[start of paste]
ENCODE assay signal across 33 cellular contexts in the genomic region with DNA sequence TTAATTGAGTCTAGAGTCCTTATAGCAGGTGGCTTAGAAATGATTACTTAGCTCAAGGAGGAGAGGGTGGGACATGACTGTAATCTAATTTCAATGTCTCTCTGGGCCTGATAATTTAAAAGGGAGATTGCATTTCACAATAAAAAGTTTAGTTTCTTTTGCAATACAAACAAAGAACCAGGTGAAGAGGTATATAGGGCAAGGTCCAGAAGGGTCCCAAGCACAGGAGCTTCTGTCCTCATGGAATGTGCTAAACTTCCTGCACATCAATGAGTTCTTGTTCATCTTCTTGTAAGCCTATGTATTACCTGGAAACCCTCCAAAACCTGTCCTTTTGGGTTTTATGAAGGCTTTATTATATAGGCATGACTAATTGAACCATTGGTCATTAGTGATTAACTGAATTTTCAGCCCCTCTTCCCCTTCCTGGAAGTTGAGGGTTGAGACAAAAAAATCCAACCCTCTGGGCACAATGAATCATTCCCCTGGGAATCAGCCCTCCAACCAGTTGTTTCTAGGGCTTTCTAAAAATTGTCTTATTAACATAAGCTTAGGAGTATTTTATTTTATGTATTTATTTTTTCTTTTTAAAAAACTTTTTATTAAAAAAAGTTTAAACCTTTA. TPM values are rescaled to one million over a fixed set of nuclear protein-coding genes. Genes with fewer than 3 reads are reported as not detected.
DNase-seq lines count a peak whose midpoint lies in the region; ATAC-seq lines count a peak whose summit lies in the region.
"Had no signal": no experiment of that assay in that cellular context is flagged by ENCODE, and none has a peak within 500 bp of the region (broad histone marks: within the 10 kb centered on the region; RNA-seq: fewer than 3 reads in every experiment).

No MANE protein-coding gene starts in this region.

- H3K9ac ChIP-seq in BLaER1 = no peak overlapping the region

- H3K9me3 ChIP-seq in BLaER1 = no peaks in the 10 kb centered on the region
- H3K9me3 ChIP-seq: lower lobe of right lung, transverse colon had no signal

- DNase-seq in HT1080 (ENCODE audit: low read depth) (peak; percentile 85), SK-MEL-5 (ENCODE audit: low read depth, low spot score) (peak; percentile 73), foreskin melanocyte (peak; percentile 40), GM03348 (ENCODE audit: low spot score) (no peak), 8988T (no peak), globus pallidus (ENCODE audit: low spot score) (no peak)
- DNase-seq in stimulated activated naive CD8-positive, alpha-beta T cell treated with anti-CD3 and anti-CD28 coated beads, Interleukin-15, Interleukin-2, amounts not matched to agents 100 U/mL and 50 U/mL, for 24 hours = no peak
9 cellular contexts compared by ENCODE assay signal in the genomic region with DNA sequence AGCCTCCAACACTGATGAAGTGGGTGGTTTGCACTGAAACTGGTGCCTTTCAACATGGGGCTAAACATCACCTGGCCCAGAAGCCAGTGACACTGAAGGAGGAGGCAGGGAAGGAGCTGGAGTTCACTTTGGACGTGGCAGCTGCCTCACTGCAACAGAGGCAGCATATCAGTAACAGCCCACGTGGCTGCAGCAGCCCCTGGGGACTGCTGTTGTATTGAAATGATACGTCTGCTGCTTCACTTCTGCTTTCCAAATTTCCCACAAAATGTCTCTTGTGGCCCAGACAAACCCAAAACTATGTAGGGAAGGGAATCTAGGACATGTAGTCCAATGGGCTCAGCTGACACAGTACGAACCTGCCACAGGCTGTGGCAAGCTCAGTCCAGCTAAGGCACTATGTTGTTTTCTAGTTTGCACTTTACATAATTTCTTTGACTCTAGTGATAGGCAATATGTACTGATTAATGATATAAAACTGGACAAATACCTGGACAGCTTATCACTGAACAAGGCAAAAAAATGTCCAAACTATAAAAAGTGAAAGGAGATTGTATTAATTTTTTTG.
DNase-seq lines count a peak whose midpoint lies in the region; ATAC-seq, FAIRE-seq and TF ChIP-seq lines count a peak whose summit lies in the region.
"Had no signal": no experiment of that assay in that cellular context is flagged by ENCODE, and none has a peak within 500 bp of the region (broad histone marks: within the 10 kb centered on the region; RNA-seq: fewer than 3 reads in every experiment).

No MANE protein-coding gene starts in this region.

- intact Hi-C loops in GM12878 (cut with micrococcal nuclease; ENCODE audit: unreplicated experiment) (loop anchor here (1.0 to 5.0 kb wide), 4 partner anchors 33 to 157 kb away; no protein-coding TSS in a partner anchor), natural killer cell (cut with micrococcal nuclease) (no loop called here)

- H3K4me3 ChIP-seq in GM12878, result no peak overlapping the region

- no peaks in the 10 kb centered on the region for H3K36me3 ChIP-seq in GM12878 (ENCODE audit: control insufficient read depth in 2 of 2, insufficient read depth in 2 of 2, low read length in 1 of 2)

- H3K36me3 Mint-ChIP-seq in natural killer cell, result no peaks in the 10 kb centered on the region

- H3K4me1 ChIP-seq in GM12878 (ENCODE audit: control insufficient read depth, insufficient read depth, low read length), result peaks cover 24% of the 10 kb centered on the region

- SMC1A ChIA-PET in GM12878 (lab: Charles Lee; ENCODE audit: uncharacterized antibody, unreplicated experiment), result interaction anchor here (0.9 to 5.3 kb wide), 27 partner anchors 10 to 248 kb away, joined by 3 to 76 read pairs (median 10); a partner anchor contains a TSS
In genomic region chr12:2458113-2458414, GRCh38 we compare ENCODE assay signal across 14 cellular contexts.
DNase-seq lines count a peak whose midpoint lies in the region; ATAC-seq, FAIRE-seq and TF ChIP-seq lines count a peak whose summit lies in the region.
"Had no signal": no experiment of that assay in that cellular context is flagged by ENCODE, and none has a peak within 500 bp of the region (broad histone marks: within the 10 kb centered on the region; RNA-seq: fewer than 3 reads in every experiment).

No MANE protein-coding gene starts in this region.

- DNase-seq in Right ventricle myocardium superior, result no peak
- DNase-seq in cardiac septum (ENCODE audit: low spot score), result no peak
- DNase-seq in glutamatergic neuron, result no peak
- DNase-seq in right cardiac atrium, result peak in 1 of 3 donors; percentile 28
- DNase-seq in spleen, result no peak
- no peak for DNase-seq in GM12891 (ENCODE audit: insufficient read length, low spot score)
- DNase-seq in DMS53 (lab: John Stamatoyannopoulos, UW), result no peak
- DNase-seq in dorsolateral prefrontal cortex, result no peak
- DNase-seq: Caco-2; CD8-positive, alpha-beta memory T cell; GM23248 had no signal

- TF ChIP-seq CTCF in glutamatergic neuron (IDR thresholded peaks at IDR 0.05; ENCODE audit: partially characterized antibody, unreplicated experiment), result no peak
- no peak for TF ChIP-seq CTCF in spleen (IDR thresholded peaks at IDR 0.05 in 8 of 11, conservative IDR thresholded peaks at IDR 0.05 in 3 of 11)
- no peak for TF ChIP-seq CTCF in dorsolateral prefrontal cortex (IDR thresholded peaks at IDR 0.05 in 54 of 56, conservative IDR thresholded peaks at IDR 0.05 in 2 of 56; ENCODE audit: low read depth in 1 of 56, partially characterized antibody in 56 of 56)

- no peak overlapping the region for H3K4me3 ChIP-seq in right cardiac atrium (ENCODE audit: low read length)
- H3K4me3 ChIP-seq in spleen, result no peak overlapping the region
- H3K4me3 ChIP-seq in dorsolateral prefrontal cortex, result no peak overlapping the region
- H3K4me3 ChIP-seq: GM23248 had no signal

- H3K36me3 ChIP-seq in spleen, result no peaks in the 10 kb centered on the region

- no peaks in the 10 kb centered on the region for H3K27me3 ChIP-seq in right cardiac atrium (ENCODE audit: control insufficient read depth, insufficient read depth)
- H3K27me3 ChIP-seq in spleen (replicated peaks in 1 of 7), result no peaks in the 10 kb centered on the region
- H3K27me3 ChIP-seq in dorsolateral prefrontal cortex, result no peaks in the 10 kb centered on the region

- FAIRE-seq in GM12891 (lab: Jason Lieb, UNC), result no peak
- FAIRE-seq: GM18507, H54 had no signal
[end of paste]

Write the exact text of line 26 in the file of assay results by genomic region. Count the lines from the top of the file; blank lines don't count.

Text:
- DNase-seq in glutamatergic neuron, result no peak